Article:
NIH Research Festival
Background: Autonomic responses, such as skin conductance response (SCR), and subjectively reported fear are two methods of assessing emotional reactions to threatening events. Both child- and parent-reported anxiety measures are often collected when studying children. Understanding the association between these different assessment tools is clinically relevant to anxiety disorders. This study explores the association between physiological and subjectively reported fear and anxiety. Methods: Forty-nine children (M =13.26 ± .56 years) underwent fear conditioning and extinction. During acquisition, participants viewed two different colored bells, the CS, one of which, the CS+, was paired with the UCS, an alarm sound. During extinction, the CS+ and CS- were presented without the UCS. We examined associations between SCR and self-reported fear during conditioning and child- and parent-reported anxiety. Results: Child- and parent-reported anxiety symptoms were not significantly correlated, with children reporting higher levels of anxiety than parents (t(41) = 3.13, p =.003). Further, SCRs at baseline were associated with parent-reported symptoms of generalized anxiety disorder (GAD), for both CS+ (r = .36, p = .018) and CS- (r = .309, p = .042), whereas, self-reported anxiety during acquisition was associated with child-reported GAD symptoms, for both CS+ (r = .36, p = .018) and CS- (r = .30, p = .049). Conclusions: Results indicate that self- versus parent-reports of anxiety in adolescence may be differentially related to physiological and subjective measures of fear. Mediation analyses are underway to assess whether SCRs mediate the relationship between early childhood shyness and parent- and child-reported anxiety symptoms.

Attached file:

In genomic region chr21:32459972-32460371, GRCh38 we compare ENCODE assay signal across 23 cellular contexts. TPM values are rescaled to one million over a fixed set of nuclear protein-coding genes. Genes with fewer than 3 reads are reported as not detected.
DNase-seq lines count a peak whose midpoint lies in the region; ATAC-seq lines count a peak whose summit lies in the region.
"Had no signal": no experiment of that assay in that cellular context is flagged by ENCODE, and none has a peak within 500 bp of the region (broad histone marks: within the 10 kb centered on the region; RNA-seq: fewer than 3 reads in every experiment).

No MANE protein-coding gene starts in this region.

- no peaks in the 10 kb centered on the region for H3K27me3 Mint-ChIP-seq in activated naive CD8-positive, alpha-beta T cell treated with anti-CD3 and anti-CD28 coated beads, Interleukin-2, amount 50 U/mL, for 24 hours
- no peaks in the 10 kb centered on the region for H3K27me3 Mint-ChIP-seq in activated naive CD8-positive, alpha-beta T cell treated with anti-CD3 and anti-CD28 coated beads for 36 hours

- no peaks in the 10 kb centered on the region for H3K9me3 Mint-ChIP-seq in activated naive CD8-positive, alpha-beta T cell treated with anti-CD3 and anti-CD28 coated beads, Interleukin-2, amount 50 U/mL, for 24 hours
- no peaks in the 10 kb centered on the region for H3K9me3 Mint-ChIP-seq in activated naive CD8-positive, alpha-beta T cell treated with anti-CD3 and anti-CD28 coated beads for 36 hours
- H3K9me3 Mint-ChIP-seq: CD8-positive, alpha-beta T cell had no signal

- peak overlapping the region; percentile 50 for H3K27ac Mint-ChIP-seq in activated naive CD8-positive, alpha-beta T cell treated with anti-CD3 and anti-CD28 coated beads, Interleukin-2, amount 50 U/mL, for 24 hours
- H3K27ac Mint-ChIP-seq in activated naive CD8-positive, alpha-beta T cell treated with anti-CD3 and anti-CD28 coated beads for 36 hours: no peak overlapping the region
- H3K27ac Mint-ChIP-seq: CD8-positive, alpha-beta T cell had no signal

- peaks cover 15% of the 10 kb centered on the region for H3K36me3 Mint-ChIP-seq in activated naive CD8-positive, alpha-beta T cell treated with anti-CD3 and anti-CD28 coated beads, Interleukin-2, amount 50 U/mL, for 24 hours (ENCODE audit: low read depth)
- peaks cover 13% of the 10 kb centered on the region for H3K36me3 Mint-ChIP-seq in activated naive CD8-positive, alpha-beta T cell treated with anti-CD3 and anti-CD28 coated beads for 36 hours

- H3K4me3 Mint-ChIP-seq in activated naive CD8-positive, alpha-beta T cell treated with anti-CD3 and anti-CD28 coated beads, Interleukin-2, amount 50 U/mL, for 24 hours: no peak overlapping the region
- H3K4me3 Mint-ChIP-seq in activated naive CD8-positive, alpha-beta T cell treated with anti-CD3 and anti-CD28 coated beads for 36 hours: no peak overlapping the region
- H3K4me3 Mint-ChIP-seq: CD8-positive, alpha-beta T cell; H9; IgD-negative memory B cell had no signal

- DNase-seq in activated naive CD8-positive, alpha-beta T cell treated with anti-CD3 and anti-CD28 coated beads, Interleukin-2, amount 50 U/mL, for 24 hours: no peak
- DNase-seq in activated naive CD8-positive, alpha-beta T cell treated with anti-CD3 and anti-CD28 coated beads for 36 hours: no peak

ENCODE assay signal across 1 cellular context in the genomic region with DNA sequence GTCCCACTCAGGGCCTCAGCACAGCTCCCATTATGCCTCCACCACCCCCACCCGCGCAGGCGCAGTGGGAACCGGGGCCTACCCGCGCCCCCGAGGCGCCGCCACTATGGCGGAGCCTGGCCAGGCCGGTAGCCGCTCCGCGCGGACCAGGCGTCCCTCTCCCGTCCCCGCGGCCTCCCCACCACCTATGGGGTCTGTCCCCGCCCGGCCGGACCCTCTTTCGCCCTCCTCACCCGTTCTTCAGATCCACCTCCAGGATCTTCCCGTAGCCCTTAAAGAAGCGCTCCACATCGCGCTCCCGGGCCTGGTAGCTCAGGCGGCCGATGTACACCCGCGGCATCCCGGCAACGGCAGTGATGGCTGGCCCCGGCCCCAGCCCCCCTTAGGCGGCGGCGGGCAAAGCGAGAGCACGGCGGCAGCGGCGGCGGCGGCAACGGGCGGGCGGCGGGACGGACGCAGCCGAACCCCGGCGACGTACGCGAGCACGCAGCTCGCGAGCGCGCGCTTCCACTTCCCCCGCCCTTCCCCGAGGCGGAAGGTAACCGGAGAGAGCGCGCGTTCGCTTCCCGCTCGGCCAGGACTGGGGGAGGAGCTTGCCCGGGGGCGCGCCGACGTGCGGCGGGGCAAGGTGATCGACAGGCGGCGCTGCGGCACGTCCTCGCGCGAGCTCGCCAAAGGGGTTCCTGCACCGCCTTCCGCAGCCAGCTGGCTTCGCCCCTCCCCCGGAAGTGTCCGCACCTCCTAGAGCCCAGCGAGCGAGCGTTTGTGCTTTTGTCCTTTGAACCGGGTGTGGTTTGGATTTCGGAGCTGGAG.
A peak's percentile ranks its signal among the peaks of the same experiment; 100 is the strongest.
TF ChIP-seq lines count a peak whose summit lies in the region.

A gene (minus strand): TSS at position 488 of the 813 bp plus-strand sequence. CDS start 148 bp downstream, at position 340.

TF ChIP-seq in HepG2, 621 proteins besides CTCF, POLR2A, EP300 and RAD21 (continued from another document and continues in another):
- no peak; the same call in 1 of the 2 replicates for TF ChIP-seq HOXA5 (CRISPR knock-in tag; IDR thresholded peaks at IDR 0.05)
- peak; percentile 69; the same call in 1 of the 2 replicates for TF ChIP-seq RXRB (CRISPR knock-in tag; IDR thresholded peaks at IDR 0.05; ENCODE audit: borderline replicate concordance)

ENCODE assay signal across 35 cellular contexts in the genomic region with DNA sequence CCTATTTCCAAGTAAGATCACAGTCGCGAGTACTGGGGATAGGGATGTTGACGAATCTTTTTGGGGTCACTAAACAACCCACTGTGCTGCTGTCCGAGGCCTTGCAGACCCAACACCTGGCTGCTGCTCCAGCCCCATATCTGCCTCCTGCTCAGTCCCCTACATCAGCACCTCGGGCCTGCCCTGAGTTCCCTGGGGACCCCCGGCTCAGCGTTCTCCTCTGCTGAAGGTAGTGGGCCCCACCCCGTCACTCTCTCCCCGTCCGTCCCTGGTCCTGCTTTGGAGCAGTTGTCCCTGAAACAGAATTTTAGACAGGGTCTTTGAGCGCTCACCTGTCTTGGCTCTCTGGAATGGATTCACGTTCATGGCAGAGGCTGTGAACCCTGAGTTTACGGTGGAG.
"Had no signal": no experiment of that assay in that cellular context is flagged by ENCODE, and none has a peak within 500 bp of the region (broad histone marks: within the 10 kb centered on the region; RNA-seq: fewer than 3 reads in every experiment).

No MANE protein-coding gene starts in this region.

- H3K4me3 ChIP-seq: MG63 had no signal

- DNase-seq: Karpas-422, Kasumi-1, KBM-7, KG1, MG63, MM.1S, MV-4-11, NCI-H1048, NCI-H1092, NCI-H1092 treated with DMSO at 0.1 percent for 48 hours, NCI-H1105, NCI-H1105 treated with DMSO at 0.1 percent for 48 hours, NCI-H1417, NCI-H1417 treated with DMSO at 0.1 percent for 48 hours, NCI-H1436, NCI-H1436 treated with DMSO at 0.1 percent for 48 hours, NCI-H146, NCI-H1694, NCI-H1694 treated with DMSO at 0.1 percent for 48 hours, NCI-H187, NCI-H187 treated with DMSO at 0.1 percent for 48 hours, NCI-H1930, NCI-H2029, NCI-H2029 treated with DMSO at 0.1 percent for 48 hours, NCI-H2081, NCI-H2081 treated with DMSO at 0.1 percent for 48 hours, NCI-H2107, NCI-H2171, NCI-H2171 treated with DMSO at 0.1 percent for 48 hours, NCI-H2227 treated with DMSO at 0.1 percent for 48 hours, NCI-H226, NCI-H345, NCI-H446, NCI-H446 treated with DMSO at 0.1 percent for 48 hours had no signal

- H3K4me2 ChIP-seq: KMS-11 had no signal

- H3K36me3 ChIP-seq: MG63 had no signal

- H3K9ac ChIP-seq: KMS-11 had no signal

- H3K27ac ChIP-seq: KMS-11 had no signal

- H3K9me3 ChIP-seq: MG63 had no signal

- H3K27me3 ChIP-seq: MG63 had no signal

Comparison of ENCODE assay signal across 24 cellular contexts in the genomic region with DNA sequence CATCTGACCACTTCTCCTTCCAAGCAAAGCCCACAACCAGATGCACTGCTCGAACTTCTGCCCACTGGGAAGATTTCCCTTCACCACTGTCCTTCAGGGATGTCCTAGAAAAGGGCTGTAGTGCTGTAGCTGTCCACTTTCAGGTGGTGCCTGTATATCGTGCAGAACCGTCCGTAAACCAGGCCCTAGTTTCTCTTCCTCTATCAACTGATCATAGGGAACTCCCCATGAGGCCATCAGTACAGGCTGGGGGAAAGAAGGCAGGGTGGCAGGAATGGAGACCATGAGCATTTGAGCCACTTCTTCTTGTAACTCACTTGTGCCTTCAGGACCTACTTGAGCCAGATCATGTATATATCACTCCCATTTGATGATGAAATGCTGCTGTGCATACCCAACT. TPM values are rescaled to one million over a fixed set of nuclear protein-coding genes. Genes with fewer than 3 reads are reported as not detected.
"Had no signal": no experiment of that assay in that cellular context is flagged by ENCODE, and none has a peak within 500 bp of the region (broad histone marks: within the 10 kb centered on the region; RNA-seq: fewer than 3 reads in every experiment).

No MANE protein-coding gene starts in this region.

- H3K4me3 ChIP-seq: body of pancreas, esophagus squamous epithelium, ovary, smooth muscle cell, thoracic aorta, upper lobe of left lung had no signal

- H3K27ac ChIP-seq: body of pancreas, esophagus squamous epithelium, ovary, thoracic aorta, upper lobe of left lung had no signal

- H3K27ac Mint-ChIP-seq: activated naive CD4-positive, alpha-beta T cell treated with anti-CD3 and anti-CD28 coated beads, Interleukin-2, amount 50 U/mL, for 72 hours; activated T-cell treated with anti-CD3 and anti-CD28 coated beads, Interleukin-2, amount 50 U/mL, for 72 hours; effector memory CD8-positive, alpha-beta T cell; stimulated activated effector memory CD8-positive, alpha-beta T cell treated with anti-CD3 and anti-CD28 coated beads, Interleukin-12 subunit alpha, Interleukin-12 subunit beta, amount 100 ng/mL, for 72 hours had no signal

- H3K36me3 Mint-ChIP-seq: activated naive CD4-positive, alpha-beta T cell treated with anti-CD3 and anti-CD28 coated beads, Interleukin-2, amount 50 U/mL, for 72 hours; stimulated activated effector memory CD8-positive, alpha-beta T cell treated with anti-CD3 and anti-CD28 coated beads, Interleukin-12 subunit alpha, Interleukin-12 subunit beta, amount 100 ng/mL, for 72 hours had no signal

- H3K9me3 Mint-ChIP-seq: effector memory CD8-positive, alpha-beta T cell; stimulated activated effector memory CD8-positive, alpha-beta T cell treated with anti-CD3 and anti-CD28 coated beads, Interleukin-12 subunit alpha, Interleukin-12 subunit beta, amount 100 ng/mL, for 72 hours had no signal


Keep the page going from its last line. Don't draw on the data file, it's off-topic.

Scientific Focus Area: Social and Behavioral Sciences
This page was last updated on Friday, March 26, 2021